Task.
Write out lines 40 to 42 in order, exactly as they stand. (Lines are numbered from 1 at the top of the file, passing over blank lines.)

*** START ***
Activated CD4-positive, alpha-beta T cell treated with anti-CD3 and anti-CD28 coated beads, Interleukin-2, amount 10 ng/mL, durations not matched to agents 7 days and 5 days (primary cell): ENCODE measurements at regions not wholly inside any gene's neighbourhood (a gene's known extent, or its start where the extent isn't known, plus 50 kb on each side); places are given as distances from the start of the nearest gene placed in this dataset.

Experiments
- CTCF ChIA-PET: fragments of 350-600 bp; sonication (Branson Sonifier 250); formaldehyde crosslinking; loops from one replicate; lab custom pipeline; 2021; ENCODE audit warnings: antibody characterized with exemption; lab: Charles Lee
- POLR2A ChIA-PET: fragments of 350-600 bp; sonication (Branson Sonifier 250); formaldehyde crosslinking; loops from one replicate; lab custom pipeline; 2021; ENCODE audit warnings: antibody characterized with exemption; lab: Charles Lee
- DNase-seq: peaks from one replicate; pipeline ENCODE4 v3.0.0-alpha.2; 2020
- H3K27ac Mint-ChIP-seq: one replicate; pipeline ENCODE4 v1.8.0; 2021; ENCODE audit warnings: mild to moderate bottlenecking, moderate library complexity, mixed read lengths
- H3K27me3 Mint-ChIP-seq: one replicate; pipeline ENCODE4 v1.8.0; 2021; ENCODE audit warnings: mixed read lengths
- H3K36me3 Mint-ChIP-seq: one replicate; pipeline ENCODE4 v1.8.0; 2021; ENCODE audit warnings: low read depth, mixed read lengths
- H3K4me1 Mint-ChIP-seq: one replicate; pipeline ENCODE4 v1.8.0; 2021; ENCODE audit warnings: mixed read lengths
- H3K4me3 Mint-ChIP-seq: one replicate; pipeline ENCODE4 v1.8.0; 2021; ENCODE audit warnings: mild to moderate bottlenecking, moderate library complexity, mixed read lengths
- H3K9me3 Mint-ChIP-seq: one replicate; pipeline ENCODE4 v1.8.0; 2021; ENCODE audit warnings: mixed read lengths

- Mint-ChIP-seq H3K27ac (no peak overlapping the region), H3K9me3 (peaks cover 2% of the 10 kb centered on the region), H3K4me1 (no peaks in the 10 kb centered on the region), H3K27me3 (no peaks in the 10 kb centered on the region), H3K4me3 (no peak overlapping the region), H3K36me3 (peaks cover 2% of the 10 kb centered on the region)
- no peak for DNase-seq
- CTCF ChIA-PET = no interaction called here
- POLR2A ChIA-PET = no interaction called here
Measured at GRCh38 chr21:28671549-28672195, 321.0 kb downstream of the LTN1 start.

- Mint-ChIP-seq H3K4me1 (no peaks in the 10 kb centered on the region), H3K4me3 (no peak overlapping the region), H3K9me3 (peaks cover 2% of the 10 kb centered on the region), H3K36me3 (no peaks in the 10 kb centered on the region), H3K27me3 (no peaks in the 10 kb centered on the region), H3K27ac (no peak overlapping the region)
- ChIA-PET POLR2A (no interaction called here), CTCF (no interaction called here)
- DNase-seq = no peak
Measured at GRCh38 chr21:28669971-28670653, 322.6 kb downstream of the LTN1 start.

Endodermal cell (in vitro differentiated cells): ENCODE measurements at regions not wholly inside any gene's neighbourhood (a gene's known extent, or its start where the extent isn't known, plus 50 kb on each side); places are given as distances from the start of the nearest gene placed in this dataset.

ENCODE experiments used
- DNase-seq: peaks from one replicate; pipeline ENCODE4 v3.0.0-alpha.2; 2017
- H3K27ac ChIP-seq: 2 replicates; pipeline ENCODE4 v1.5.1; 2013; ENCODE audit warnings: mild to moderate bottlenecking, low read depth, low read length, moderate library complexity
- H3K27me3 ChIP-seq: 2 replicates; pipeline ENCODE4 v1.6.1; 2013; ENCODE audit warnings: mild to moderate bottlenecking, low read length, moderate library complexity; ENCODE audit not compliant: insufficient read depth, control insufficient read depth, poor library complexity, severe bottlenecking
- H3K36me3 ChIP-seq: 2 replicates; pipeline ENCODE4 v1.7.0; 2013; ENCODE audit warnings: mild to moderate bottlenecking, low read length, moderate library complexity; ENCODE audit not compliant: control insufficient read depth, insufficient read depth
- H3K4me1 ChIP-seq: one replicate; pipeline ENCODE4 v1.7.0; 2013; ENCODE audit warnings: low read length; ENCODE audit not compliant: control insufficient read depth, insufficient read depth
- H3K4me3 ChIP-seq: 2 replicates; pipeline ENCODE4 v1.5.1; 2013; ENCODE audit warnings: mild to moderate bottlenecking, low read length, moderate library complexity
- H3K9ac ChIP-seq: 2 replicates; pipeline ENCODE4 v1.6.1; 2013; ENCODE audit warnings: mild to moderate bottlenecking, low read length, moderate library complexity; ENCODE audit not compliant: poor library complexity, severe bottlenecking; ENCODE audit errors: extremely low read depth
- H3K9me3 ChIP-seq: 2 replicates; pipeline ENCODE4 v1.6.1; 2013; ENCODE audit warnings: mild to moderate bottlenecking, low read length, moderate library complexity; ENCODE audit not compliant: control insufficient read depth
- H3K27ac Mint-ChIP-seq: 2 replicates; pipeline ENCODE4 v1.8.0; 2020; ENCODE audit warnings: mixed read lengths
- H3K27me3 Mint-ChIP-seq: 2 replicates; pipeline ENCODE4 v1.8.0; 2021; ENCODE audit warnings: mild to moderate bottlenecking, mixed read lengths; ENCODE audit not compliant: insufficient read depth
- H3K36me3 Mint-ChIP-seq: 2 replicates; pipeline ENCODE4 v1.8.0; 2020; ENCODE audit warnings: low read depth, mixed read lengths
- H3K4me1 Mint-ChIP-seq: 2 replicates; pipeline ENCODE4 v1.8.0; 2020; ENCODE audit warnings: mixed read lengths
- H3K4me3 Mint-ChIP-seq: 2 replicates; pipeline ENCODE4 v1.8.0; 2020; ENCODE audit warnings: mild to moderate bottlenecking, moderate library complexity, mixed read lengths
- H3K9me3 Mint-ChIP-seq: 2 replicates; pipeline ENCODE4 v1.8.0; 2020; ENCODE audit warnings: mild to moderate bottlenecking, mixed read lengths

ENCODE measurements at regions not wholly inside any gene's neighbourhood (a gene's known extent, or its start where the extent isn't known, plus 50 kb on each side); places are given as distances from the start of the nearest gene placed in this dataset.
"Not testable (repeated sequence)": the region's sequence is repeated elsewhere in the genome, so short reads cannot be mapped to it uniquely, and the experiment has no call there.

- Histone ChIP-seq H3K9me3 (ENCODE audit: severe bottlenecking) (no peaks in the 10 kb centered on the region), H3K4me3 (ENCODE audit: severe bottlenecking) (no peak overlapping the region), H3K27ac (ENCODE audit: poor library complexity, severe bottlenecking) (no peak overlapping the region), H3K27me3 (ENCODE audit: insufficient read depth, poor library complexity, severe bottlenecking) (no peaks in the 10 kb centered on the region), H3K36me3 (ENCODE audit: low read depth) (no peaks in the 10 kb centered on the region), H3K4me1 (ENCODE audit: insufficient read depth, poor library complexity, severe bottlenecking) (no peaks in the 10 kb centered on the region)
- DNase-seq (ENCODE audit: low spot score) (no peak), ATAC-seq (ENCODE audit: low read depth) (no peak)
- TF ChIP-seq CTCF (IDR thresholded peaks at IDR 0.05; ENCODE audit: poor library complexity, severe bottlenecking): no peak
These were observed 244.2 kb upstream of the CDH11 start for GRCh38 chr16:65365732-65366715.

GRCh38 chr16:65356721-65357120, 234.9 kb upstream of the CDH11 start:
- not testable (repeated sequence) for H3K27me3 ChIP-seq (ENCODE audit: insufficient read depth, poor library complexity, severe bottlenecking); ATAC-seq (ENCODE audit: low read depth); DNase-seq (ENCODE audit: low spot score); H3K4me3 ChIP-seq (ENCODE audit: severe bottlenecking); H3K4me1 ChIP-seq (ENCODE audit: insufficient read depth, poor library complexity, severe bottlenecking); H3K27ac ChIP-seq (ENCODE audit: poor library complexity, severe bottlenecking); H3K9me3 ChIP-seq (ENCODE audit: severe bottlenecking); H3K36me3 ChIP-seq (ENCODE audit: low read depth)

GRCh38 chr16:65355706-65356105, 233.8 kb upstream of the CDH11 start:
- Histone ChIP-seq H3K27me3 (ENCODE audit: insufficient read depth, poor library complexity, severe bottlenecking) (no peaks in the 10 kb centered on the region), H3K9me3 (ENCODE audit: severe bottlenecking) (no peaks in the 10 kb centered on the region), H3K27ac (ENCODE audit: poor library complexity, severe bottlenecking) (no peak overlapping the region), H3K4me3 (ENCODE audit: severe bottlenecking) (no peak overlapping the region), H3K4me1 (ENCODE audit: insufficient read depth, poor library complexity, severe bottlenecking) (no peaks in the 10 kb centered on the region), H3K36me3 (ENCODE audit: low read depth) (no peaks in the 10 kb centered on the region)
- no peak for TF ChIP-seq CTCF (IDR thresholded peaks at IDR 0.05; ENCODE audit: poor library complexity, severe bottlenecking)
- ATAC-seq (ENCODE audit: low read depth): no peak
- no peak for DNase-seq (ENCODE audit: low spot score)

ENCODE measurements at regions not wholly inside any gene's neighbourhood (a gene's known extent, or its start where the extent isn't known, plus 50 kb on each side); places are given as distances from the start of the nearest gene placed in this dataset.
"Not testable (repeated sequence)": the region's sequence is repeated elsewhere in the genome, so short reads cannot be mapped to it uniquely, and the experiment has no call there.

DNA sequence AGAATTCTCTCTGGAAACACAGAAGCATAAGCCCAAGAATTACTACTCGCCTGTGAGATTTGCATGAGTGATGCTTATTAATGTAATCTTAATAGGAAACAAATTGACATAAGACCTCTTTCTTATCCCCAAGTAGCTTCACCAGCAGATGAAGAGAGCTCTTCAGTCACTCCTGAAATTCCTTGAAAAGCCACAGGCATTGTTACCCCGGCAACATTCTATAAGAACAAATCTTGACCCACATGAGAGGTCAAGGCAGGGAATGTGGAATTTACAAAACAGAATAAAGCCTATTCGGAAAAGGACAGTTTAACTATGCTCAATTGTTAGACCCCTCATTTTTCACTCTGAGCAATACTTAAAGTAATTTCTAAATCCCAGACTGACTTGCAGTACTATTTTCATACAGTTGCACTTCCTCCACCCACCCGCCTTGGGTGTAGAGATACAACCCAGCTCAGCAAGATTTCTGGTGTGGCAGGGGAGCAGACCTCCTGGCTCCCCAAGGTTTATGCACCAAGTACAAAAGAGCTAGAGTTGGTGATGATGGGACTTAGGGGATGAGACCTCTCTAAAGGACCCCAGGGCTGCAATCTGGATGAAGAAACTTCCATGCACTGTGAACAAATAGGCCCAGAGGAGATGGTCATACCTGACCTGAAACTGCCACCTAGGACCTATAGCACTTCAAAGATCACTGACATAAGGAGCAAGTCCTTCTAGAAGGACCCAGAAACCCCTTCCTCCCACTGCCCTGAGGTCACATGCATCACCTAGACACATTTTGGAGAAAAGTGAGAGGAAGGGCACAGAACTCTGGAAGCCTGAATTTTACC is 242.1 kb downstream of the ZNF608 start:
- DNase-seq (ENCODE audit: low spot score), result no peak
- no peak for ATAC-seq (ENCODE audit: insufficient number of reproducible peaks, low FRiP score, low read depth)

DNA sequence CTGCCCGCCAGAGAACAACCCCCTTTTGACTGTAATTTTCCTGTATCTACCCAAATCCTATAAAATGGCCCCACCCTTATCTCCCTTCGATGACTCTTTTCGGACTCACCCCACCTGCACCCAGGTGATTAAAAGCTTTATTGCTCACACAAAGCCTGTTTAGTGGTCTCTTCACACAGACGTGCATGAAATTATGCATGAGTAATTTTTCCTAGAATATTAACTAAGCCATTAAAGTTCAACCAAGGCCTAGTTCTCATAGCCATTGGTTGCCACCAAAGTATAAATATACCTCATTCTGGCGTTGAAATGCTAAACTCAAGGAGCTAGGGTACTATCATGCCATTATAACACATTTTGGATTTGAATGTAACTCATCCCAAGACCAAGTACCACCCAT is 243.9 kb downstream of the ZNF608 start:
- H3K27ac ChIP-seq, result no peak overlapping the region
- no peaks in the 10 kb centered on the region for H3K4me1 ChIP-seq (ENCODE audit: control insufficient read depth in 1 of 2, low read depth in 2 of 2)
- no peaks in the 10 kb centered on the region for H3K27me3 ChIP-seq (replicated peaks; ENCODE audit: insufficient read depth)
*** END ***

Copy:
- DNase-seq (ENCODE audit: low spot score) (no peak), ATAC-seq (ENCODE audit: low read depth) (no peak)
- TF ChIP-seq CTCF (IDR thresholded peaks at IDR 0.05; ENCODE audit: poor library complexity, severe bottlenecking): no peak
These were observed 244.2 kb upstream of the CDH11 start for GRCh38 chr16:65365732-65366715.